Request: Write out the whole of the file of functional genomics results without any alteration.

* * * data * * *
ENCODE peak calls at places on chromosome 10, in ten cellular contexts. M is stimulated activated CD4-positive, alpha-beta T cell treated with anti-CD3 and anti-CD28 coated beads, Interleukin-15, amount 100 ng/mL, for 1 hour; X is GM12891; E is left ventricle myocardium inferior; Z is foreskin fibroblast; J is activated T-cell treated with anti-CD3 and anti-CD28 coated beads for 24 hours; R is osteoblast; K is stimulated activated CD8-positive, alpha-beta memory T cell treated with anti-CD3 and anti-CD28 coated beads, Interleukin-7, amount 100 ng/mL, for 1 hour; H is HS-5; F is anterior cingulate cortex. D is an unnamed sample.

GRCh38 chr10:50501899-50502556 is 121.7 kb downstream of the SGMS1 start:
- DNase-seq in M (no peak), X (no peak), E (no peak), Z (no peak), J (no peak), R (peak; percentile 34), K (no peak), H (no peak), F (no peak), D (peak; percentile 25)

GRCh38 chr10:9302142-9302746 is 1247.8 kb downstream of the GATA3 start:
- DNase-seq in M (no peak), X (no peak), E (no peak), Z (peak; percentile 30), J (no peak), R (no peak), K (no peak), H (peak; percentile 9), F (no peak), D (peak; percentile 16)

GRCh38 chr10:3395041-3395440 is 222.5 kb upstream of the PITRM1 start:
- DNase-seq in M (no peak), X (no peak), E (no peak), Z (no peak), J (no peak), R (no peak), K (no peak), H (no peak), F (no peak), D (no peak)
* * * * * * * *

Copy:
ENCODE peak calls at places on chromosome 10, in ten cellular contexts. M is stimulated activated CD4-positive, alpha-beta T cell treated with anti-CD3 and anti-CD28 coated beads, Interleukin-15, amount 100 ng/mL, for 1 hour; X is GM12891; E is left ventricle myocardium inferior; Z is foreskin fibroblast; J is activated T-cell treated with anti-CD3 and anti-CD28 coated beads for 24 hours; R is osteoblast; K is stimulated activated CD8-positive, alpha-beta memory T cell treated with anti-CD3 and anti-CD28 coated beads, Interleukin-7, amount 100 ng/mL, for 1 hour; H is HS-5; F is anterior cingulate cortex. D is an unnamed sample.

GRCh38 chr10:50501899-50502556 is 121.7 kb downstream of the SGMS1 start:
- DNase-seq in M (no peak), X (no peak), E (no peak), Z (no peak), J (no peak), R (peak; percentile 34), K (no peak), H (no peak), F (no peak), D (peak; percentile 25)

GRCh38 chr10:9302142-9302746 is 1247.8 kb downstream of the GATA3 start:
- DNase-seq in M (no peak), X (no peak), E (no peak), Z (peak; percentile 30), J (no peak), R (no peak), K (no peak), H (peak; percentile 9), F (no peak), D (peak; percentile 16)

GRCh38 chr10:3395041-3395440 is 222.5 kb upstream of the PITRM1 start:
- DNase-seq in M (no peak), X (no peak), E (no peak), Z (no peak), J (no peak), R (no peak), K (no peak), H (no peak), F (no peak), D (no peak)